By Andria Kades
SEK, PEO and DEOK held a demonstration in Nicosia on Tuesday after claiming hotel staff would work six 12-13 hour shifts a week for €500-€600 a month as they fear if they object they will lose their jobs.
They also said people have not been paid for three years and have not received provident fund payments.
“The situation cannot be tolerated anymore. The system is outdated and this applies to all hotels – from small to big,” general secretary of PEO’s Hotel and Catering Establishment Employee’s Trade Union Lefteris Georgiades said.
Employees from the three unions marched from SEK’s building in Nicosia to the labour ministry and parliament, where they handed over a resolution.
Unions claimed that the presence of riot police (MMAD) incited violence. Demonstrators had earlier broken through a line of the police officers holding shields.
Next week, unions are expected to meet with Labour Minister Zeta Emilianidou to find a solution while House President Yiannakis Omirou said he was committed to reviewing their submission in detail.
“Our main goal is for institutions to have respectable contracts and implement regulations to protect staff,” Georgiades added saying that if a solution was not reached there would be strikes in the summer months.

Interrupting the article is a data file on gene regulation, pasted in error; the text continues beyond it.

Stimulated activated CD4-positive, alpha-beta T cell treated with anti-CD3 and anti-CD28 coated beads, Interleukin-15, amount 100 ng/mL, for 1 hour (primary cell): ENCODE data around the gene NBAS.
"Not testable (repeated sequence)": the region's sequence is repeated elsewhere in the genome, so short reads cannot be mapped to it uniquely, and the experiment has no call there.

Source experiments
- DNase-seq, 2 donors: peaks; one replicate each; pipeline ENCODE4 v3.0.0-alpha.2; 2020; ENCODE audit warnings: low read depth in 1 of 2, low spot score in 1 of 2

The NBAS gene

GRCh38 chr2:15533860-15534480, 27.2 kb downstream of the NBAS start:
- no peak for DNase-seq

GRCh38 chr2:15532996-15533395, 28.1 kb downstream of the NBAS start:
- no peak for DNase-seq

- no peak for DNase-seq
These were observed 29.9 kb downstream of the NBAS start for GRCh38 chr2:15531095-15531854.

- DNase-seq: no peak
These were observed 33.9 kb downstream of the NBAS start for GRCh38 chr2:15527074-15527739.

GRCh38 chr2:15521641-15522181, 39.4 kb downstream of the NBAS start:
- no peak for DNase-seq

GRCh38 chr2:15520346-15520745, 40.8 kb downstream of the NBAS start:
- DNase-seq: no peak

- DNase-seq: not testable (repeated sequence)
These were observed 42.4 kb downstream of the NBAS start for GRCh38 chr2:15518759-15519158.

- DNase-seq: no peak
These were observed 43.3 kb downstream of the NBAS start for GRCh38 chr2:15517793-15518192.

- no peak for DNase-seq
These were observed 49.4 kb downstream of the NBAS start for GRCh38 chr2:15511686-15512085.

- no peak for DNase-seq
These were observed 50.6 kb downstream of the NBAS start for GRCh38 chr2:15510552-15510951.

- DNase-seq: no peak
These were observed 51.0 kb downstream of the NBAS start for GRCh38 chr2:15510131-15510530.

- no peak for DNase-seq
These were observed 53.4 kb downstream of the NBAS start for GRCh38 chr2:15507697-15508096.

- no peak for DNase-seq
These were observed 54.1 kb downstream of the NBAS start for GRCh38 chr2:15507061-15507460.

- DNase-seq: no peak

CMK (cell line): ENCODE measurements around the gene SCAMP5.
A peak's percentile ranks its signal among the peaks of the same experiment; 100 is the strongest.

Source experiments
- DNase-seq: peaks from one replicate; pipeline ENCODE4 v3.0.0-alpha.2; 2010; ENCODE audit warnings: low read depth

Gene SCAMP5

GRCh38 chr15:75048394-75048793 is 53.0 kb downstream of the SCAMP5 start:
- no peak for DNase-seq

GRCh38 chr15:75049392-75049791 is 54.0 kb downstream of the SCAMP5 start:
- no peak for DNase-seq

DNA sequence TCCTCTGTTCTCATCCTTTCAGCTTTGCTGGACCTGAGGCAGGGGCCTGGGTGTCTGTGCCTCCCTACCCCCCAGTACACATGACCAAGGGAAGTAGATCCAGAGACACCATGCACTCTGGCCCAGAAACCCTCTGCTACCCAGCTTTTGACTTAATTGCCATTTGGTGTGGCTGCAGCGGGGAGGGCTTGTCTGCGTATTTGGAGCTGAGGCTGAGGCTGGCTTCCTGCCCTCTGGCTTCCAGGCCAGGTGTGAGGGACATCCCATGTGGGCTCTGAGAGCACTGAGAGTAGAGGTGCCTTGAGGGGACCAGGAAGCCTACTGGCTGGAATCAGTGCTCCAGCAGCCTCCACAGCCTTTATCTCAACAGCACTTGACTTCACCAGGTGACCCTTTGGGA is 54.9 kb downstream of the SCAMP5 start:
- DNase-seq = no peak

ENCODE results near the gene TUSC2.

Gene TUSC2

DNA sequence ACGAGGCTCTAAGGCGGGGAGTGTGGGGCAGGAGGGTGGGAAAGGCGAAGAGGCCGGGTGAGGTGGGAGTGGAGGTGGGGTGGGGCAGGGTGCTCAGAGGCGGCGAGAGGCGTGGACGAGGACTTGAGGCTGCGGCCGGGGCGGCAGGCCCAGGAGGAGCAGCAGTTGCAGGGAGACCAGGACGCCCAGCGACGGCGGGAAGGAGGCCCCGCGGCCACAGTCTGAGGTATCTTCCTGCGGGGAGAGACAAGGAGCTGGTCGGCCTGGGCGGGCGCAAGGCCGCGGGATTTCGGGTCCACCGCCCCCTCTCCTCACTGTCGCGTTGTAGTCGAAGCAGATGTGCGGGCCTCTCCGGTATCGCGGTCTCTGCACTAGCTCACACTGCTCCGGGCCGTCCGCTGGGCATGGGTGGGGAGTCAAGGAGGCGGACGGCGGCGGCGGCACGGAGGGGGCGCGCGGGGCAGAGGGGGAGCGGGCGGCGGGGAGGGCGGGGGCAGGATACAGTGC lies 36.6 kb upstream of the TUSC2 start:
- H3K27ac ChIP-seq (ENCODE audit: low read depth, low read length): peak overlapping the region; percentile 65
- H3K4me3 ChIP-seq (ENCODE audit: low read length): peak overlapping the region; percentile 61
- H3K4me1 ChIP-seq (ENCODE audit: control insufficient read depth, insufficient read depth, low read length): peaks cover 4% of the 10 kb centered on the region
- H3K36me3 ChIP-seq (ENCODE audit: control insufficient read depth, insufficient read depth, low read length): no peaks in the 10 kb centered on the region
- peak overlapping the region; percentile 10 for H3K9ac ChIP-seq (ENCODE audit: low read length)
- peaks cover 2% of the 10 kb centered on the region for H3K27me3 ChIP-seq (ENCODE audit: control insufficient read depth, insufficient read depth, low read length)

However, hoteliers said they were not aware of problems. “We are not aware of any complaints,” Director General of the Cyprus Hotel Association Zacharias Ioannides said even though unions held similar protests last week.
“We did not violate collective agreements and can not understand why there are such reactions,” the Association of Cyprus Tourist Enterprises (ETEK)’s Chrisemily Psilogeni Kenevezou said in a statement.
She added it was unfair that the industry was getting such a negative reputation after it made strong efforts to boost tourism.
Last week the unions complained that both employers and the labour ministry were indifferent to the employees’ grievances and that in the last few years hundreds of hotel employees covered by contracts had been fired under various pretences only to be replaced by people on lower salaries.
They also said that hoteliers utilise the EU’s Erasmus and Da Vinci educational programmes to bring students from abroad as trainees on no salary, or pay them as little as €200 to €300 to fill up actual job positions.
Following a meeting with the unions, Labour Minister Zeta Emilianidou announced that next week she is to start a dialogue with all interested parties of the hotel industry to restore relations between employees and employers and ensure the employees’ rights.